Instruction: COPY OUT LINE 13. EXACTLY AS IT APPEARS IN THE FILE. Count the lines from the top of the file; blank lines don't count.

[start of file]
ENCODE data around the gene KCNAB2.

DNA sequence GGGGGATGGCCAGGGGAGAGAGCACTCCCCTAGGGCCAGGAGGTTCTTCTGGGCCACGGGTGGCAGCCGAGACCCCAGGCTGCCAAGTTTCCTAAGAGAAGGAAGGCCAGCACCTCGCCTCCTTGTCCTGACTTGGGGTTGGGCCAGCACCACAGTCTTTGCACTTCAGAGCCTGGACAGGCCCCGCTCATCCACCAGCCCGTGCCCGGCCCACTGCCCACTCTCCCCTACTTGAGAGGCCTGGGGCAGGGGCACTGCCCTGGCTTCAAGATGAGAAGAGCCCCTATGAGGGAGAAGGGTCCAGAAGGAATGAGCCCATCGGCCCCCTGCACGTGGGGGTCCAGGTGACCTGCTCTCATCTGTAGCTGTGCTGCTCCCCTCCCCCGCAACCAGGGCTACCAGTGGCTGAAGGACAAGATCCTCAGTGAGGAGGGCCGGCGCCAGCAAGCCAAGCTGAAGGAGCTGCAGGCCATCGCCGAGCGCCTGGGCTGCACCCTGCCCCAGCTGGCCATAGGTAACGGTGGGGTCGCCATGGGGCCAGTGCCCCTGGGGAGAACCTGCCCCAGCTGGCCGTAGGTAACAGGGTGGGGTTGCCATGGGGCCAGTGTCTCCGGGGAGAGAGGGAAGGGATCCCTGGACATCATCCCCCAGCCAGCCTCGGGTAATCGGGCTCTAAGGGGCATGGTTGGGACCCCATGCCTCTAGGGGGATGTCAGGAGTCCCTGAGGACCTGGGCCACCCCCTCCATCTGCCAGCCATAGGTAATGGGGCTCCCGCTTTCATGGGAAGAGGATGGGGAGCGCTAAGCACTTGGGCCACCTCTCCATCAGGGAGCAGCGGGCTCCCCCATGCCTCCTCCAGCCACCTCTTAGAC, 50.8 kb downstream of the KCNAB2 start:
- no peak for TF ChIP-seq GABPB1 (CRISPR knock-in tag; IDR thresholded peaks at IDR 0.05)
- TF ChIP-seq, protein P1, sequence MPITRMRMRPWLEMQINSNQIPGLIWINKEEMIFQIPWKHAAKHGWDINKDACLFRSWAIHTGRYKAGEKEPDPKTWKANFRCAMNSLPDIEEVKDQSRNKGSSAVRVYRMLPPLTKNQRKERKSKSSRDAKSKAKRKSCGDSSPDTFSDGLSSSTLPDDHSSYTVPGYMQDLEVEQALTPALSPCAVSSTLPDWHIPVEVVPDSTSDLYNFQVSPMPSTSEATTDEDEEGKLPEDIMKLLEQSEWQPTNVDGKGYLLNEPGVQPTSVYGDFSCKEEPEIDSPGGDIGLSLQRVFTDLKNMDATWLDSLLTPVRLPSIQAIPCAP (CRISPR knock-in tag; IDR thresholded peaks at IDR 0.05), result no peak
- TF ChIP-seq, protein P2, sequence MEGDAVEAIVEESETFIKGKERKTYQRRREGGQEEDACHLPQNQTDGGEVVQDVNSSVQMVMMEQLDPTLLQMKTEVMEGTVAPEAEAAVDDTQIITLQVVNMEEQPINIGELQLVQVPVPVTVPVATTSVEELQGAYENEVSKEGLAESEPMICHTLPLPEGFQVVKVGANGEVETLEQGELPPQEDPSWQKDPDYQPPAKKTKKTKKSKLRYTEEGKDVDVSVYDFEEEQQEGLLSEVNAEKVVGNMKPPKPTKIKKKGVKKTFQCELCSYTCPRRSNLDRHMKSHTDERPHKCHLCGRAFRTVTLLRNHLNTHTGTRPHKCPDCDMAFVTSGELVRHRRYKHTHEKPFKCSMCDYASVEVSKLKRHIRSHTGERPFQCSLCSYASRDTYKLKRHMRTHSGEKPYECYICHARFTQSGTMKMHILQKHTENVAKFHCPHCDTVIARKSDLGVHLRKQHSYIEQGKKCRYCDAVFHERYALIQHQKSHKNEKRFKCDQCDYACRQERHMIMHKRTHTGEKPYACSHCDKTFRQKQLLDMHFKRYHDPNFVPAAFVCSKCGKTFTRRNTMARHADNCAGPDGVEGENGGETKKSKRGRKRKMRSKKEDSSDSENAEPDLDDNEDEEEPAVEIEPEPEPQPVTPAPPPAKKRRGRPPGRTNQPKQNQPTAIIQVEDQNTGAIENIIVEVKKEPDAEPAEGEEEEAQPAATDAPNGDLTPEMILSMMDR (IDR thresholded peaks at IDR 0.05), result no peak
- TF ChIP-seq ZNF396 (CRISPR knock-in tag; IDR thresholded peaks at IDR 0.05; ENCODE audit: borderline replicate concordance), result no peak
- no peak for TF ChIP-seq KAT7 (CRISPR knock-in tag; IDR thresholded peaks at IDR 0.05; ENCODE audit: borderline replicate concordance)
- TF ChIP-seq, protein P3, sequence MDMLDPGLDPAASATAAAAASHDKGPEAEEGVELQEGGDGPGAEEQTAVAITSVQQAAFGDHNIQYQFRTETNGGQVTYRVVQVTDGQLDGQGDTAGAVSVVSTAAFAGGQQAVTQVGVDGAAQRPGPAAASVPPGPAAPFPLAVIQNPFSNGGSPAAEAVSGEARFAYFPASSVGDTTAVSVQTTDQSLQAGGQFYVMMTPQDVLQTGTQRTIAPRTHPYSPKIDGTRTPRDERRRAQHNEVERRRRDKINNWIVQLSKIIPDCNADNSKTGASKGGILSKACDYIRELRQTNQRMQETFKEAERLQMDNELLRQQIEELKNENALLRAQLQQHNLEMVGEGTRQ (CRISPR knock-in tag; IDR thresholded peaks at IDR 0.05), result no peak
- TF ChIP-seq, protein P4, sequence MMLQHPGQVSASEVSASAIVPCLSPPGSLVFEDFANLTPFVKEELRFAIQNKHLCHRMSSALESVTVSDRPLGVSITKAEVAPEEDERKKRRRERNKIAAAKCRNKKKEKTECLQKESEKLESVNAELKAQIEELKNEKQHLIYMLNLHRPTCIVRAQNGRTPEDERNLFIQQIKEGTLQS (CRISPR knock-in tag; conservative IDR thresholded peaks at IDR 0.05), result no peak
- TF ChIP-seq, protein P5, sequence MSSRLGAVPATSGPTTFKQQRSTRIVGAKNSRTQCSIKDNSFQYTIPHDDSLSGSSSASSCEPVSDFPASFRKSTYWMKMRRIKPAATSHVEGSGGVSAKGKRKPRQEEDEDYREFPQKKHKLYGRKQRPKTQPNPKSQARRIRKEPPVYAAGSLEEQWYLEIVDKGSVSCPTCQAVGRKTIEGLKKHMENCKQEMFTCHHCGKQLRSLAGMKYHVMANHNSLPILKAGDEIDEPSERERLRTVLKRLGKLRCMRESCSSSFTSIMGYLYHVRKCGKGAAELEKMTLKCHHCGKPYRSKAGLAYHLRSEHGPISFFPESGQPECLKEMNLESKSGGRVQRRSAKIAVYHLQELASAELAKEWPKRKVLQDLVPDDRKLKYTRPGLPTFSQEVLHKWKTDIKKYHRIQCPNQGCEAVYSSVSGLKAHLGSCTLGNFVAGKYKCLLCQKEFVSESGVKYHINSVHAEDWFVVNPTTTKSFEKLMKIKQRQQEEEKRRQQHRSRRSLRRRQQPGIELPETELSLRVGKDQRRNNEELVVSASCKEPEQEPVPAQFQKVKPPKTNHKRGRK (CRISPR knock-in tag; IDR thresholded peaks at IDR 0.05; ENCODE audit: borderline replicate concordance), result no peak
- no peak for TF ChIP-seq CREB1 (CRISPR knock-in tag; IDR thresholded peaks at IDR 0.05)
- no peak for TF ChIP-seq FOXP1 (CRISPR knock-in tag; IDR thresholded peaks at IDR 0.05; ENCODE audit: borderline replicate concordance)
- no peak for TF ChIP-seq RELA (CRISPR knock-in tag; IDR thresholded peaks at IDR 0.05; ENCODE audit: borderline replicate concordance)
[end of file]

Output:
- no peak for TF ChIP-seq RELA (CRISPR knock-in tag; IDR thresholded peaks at IDR 0.05; ENCODE audit: borderline replicate concordance)